Monday: Morning Devotional (read an article in the Friend, memorize something, morning prayers), read ______________ (a book about counting) then put up numbers around the walls, call out a number and have the kids smack that number with a fly swatter or their hands.  Read ____________ (a book about horses) and read  ____________ (another book about horses).  Color and cut out several pictures of horses.  Count how many legs one has and then how many more you have when you add another horse and then if you add another horse.  How many heads?  How many tails?  What else can you count?  Do any of the horses have spots?  Etc.  Complete one page in your penmanship book. 

During naptime, snuggle with kindergartner on the couch with a white board and marker and have her write "at" and make the word "cat" by adding a "c" and then make the words bat, sat, hat, fat, rat.  Put the first six letters of the alphabet in order (get some alphabet cards).  Only read phonics books when the child already understands how to sound out and that every letter makes a sound. 

And that's it for day one.  Day two would be similar with different books and a different horse craft or maybe an education horse movie on youtube.  Or maybe look at pictures of different kinds of horses in a horse encyclopedia, or look at all the pictures of Grandpa's horses, maybe pick names for the horses you colored.  There are lots of counting activities you can look up online.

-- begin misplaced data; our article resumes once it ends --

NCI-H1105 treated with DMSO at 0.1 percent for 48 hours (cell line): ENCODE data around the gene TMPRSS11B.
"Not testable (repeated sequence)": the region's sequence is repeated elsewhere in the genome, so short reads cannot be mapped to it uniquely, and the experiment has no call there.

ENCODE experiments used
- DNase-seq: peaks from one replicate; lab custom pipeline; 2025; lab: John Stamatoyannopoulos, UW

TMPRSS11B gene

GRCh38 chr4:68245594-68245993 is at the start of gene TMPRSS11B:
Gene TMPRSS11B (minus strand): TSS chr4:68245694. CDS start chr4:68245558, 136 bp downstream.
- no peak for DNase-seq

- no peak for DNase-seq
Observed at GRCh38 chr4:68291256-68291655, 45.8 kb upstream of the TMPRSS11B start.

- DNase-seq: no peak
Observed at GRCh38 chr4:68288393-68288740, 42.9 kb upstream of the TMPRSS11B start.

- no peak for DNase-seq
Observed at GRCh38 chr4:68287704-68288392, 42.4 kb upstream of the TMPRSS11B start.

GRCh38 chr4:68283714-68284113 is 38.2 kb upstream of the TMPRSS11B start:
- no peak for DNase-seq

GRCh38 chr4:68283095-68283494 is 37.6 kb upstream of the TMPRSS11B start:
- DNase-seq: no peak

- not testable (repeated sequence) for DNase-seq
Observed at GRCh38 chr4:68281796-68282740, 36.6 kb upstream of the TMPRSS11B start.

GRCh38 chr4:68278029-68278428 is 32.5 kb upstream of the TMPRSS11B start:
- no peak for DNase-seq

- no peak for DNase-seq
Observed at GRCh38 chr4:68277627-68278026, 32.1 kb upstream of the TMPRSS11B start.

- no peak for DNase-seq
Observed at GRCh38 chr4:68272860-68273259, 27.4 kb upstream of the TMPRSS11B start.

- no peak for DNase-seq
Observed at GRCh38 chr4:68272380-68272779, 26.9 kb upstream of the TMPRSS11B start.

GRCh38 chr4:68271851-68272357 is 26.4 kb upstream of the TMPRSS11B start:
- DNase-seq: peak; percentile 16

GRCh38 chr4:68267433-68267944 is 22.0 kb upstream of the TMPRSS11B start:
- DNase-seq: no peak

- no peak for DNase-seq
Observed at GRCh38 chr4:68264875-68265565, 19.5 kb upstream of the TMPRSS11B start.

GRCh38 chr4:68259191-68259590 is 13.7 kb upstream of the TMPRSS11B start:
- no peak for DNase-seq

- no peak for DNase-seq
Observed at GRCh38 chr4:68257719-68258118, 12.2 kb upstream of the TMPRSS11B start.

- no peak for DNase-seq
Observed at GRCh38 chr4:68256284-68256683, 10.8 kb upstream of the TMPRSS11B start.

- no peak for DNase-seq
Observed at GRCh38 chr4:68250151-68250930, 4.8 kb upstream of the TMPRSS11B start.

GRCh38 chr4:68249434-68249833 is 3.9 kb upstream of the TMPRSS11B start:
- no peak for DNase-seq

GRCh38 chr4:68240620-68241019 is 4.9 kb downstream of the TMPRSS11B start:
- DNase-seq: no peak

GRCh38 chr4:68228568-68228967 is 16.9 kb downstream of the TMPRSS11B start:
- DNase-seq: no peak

One day could be the care of horses, anatomy of horses, match the baby mammals with their mom, what makes a horse a mammal . . . that kind of thing.  What can we count around the house?  How many toes do we have individually and how many do we have altogether?  Let's group the straws by color.  Which groups have five straws?  Which groups have three?  Then just make sure you're reading a bunch of books. 

The next unit might be a geography unit. 

Unit Two: Denmark, Germany (we have ancestry from both countries) and Addition

Do the whole thing again.  Get the books from the library, put together some fun craft and lesson ideas.  Everyone loves coloring maps, so print off maps.  There are lots of educational videos about every country under the sun on youtube or available from the library.  You can make food from those countries, which is great for math.  Teaching kindergarten should be fun, fun, fun, and cheap. 

Definitely include a graphing/data gathering math unit.  Miriam was so cute calling her relatives to ask what their favorite dessert was and tallying how many red cars there were in the parking lot vs. blue cars.

One last note.  I would also have my kids listening to books on tape whenever we're in the car.  I've done that for years and I think it really helped with comprehension--especially for my son who struggles with reading.  He can't decode quite at level (he's made such huge improvements this year though!!) but his comprehension is way above level.  Books on tape are AWESOME.  My sisters have pointed out that I need to organize my book posts better and have a separate category for books on tape.  I probably won't ever get around to that, but I have a ton of audio book recommendations on the blog. 

And that's how I would do it.